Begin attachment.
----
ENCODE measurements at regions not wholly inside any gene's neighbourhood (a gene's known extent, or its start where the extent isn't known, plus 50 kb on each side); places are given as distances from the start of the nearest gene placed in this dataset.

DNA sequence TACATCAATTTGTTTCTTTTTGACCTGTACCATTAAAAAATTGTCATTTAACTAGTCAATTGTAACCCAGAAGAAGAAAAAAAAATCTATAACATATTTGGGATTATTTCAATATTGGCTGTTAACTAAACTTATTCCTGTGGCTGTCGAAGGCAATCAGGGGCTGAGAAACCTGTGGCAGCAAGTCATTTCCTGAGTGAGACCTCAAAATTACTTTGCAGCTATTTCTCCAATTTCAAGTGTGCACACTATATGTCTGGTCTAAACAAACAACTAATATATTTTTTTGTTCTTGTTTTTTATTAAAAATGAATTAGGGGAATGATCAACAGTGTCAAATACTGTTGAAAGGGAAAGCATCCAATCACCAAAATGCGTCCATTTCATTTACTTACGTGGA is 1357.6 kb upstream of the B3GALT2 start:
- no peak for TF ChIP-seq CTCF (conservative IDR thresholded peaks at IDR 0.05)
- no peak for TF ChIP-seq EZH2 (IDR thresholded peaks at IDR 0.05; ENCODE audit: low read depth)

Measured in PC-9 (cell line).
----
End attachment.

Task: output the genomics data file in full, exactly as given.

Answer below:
ENCODE measurements at regions not wholly inside any gene's neighbourhood (a gene's known extent, or its start where the extent isn't known, plus 50 kb on each side); places are given as distances from the start of the nearest gene placed in this dataset.

DNA sequence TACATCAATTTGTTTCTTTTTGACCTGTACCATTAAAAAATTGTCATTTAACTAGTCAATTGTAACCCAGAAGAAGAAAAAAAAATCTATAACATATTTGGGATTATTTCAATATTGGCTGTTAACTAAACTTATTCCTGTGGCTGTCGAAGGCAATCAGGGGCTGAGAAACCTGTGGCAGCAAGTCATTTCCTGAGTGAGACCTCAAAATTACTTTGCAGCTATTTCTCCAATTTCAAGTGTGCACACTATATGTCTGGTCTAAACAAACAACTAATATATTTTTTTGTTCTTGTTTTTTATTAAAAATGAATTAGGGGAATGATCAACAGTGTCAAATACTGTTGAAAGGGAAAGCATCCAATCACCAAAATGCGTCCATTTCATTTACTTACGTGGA is 1357.6 kb upstream of the B3GALT2 start:
- no peak for TF ChIP-seq CTCF (conservative IDR thresholded peaks at IDR 0.05)
- no peak for TF ChIP-seq EZH2 (IDR thresholded peaks at IDR 0.05; ENCODE audit: low read depth)

Measured in PC-9 (cell line).